Paul Berry (stereotype441) wrote,
Paul Berry
stereotype441

The averaging trick

Background for y'all: my good friend Mari is taking a physics class. It sounds like it's a non-calculus-based physics class, which is good, because she hasn't taken calculus yet. But bad because, grrr, calculus was invented to make doing physics possible (well, sort of). Anyway, the professor is doing the usual non-calculus-based physics thing of telling little white lies about how the physics works in order to gloss over the calculus bits. Mari called me last night, asking "how come this works?" and I said, "um, I don't know how to explain without using calculus." This morning I think I have an answer. It uses concepts from calculus, but I think they're intuitive concepts that you wouldn't need to take a calculus class to understand. So, this post is for Mari, to be a better answer than I gave you last night, and for my physicist and mathematician friends, so you can catch me if I trip up and say something wrong. And it's for anyone else who enjoys reading such things.

So the problem is, you have a car that's initially stationary, and you accelerate it at 10 m/s^2 for 10 s. At the end of 10 s its velocity is obviously going to be 10 m/s^2 * 10 s, or 100 m/s. The question is, how much distance does it cover during that time?

The non-calculus-based-physics answer is: well, the car started off stationary (0 m/s) and wound up at 100 m/s, so its average velocity (waves hands to distract students) was 50 m/s. So, we just multiply the average velocity by the time and, presto chango, the distance covered was 50 m/s * 10 s = 500 m.

To which Mari, unperturbed by the handwaving, asks, how do we know we can multiply the average of the car's starting and ending velocities by the time it was traveling? After all, it was going slower than 50 m/s for part of the journey and faster for part of the journey.

The answer is, you can't necessarily. The white lie the professor told was when he took the average of the car's starting and ending velocities and declared that to be the car's average speed. You can't figure out the average value of something by just looking at it at two instants. You have to look at it over the entire time you want to average it over.

So let's forget about average velocity for a moment and solve the problem using calculus. To solve the problem using calculus, the first thing we need to do is graph the car's velocity vs time. When you graph velocity vs time, the slope of your curve is acceleration. Since acceleration is constant for this problem, that means the curve is going to be a straight line. (When doing calculus, mathematicians tend to call all lines "curves", even the straight ones). The slope of our "curve" is 10 m/s^2.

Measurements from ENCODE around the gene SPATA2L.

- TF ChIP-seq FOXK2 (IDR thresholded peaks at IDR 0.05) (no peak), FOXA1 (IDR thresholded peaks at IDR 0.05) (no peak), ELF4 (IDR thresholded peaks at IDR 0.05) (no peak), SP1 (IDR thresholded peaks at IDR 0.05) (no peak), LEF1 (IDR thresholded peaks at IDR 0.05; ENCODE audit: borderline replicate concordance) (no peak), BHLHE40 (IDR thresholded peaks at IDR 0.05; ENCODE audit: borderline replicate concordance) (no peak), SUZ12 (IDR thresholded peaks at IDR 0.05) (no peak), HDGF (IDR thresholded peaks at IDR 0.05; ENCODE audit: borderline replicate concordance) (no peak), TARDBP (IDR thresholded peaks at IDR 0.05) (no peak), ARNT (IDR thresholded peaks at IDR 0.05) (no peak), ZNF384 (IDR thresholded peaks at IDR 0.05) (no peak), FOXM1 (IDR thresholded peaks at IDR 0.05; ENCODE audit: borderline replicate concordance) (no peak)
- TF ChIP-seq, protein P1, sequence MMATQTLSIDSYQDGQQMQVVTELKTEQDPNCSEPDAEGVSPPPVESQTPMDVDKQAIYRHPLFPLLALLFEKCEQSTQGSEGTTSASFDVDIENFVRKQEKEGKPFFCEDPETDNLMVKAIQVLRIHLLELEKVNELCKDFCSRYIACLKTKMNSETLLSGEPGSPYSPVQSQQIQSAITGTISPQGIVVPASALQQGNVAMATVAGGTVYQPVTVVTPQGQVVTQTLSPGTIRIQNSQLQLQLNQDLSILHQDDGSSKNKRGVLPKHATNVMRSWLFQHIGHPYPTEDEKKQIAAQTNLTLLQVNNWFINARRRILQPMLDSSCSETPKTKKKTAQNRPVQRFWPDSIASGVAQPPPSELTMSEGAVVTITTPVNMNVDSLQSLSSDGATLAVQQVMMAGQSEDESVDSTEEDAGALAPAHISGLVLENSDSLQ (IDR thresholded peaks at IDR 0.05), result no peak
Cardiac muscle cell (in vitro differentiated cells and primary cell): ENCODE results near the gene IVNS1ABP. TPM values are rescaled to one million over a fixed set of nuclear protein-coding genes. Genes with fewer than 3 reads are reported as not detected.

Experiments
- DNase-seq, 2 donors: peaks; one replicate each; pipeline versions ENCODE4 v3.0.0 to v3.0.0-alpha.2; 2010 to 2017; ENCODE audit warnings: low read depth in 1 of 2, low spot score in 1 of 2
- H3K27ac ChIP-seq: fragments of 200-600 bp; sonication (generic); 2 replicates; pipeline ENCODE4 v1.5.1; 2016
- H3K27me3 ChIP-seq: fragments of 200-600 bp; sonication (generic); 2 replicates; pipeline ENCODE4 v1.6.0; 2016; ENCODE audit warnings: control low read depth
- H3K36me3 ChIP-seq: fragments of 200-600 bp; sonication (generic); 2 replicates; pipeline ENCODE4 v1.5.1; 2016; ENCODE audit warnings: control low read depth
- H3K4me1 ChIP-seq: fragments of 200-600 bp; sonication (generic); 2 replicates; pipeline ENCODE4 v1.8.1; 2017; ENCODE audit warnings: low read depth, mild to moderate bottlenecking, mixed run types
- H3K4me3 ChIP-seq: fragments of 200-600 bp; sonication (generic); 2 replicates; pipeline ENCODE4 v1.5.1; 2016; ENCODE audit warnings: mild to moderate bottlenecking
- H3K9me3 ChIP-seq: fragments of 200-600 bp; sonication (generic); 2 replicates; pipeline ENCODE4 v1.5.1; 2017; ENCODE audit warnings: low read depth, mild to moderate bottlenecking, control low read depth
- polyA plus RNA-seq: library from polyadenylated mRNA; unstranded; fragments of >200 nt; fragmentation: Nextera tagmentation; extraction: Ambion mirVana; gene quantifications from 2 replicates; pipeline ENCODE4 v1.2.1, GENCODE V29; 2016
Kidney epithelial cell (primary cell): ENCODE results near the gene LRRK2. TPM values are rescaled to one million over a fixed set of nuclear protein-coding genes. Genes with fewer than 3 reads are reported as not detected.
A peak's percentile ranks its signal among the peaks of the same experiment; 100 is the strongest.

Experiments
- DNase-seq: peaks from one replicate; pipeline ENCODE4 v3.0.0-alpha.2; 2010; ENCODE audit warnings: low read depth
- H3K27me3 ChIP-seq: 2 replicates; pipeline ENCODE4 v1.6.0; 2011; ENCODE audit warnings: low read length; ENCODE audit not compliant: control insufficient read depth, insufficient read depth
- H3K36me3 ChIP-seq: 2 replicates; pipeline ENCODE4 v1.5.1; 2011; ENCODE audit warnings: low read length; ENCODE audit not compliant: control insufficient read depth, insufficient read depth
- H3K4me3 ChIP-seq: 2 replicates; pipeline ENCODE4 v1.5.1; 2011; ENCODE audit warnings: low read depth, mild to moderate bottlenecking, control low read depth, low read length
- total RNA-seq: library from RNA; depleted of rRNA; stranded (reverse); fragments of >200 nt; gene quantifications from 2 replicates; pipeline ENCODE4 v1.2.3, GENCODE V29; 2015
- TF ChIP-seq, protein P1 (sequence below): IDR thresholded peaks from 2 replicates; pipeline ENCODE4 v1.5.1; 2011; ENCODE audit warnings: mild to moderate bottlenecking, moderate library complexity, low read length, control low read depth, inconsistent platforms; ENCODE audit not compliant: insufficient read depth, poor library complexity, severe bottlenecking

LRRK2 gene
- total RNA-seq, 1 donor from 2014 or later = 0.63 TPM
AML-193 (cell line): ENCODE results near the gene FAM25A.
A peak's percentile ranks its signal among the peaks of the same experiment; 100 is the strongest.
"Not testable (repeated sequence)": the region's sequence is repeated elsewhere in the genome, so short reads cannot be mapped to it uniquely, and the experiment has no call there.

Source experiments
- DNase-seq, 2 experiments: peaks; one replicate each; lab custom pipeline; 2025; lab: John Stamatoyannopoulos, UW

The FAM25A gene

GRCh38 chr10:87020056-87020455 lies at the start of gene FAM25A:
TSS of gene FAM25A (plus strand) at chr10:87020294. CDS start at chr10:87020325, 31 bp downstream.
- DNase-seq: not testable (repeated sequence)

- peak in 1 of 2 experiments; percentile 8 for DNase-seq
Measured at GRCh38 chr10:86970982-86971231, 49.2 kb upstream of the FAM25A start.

Now, to figure out how much distance was covered, we need to do what calculus calls "integrating the curve". That basically means, draw two vertical lines, if necessary, to close off the shape between the curve and the X axis, and compute the area of that shape. In this case, we only need to draw one vertical line, on the right edge, because on the left edge the curve already touches the X axis. By the way, integrating gets more complicated if the curve dips below the X axis. Fortunately, it doesn't for this problem, so let's not worry about that complication right now.

So now we've got this picture:


The base of the triangle is the amount of time the car was traveling (10 s). The height of the right hand side is the final velocity (100 m/s). So to work out the area, we just do the old triangle area formula (Area = 1/2 * base * height) and get 1/2 * 10 s * 100 m/s = 500 m.

(You may be wondering why you can get distance by integrating the velocity curve. I can answer that question, but it will probably have to wait for another day).

Here's why the professor's "averaging trick" worked. If you go halfway up the triangle and make a horizontal cut, you can remove the top half of the triangle, turn it upside down, and fit it on top of the rest of the triangle.


The shapes only fit together because the acceleration is constant, so the lines are straight. Since all we did was rearrange parts of the triangle, the total area is the same. So if we figure out the area of this new shape, we'll still get the same answer, the distance the car traveled.

Area of a rectangle, of course, is just base * height. Base is still 10 s. The height of the rectangle, well, that's determined by where we cut the triangle. The place where we cut the triangle was halfway up (we had to cut it at the halfway point, because otherwise the two pieces wouldn't have fit together so nicely), so the height is 50 m/s. Multiply those together and you get 500 m.

Ok, now back to the question of average velocity. (a), how do we know that the average velocity of the car over the entire 10 s is the same as the number we get by averaging its starting and ending velocities? And (b), how do we know that we can multiply the average velocity of the car by the time to get the distance?

The short answer to both of these questions is that it all comes down to figuring out what we really mean by the "average velocity" of something whose velocity is constantly changing. To figure that out, you have to use calculus too, and it turns out that you have to use exactly the same calculus we just used--integrating the velocity curve. Only to work out the average velocity, you divide the area by the width you integrated over. For this problem, the area equals the distance and the width equals the time, so average velocity = distance / time, and therefore distance = average velocity * time.

Anyway, I hope that helps some, Mari. And others, I hope at least it was entertaining.
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